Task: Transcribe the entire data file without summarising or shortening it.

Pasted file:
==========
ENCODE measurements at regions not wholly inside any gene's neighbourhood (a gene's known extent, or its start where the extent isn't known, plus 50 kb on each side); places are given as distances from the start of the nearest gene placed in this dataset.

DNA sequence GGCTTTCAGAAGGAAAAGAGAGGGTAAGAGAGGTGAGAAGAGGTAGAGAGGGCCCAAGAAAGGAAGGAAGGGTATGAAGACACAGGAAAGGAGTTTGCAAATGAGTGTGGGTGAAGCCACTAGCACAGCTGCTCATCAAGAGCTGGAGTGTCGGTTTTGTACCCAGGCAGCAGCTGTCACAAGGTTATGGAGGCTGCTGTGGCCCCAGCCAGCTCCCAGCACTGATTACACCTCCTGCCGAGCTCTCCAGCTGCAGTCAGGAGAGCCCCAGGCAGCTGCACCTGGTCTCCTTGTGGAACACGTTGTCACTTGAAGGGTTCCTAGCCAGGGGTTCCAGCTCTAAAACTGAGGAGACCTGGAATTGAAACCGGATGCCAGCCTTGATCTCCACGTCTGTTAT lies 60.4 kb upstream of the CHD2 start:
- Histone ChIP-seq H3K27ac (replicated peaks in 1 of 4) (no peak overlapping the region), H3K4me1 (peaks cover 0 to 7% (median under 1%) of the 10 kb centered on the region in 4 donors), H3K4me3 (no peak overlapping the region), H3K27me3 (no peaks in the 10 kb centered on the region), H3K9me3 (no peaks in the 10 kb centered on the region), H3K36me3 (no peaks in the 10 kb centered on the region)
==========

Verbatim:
ENCODE measurements at regions not wholly inside any gene's neighbourhood (a gene's known extent, or its start where the extent isn't known, plus 50 kb on each side); places are given as distances from the start of the nearest gene placed in this dataset.

DNA sequence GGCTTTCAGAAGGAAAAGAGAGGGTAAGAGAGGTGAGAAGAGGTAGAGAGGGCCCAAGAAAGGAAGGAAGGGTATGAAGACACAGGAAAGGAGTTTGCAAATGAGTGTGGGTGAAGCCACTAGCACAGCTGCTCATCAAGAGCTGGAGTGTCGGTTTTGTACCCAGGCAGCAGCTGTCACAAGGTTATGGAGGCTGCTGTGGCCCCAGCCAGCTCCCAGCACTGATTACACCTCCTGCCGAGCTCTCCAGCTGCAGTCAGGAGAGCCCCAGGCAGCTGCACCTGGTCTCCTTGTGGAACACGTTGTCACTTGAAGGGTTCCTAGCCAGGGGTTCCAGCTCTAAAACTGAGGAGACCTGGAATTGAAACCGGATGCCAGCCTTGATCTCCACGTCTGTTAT lies 60.4 kb upstream of the CHD2 start:
- Histone ChIP-seq H3K27ac (replicated peaks in 1 of 4) (no peak overlapping the region), H3K4me1 (peaks cover 0 to 7% (median under 1%) of the 10 kb centered on the region in 4 donors), H3K4me3 (no peak overlapping the region), H3K27me3 (no peaks in the 10 kb centered on the region), H3K9me3 (no peaks in the 10 kb centered on the region), H3K36me3 (no peaks in the 10 kb centered on the region)